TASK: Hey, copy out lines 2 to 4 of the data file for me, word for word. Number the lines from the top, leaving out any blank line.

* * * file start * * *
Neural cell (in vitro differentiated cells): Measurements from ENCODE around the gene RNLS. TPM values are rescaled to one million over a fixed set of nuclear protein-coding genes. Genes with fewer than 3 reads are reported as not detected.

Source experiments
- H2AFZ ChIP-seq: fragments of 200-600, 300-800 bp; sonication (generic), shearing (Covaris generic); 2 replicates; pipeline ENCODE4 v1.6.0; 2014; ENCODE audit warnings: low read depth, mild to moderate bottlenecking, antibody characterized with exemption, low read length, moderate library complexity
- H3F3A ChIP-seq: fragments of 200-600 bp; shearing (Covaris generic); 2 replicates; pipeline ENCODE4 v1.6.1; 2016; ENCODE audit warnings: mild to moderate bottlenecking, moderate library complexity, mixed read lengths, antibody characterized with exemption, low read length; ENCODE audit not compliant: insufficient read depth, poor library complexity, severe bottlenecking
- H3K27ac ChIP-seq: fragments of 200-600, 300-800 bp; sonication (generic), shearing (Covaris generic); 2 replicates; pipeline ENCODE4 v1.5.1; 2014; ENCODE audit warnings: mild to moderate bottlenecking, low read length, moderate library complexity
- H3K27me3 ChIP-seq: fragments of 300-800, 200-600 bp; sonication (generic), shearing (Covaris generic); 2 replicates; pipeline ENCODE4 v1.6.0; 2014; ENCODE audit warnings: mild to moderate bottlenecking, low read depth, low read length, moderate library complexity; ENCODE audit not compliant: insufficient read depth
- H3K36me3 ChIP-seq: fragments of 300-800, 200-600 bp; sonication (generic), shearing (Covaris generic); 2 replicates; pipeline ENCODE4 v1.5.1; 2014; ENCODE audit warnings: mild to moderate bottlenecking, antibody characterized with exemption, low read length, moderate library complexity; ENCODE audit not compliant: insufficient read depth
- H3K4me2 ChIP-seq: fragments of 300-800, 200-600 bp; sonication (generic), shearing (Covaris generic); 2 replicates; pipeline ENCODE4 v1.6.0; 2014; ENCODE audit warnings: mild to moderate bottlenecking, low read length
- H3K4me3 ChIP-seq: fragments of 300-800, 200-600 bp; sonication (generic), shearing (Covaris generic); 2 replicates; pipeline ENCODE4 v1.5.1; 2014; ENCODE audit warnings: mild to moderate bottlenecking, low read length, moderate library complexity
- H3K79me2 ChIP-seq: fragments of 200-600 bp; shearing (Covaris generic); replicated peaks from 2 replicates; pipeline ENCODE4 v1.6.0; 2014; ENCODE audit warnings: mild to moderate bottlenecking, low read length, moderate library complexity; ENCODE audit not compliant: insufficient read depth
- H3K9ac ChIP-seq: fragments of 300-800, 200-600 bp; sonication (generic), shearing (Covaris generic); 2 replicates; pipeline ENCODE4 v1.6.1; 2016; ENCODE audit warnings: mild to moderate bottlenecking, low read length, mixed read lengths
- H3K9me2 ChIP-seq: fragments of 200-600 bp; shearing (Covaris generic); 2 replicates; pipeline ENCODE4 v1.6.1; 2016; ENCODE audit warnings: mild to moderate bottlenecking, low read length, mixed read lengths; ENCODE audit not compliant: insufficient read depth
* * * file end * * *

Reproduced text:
Source experiments
- H2AFZ ChIP-seq: fragments of 200-600, 300-800 bp; sonication (generic), shearing (Covaris generic); 2 replicates; pipeline ENCODE4 v1.6.0; 2014; ENCODE audit warnings: low read depth, mild to moderate bottlenecking, antibody characterized with exemption, low read length, moderate library complexity
- H3F3A ChIP-seq: fragments of 200-600 bp; shearing (Covaris generic); 2 replicates; pipeline ENCODE4 v1.6.1; 2016; ENCODE audit warnings: mild to moderate bottlenecking, moderate library complexity, mixed read lengths, antibody characterized with exemption, low read length; ENCODE audit not compliant: insufficient read depth, poor library complexity, severe bottlenecking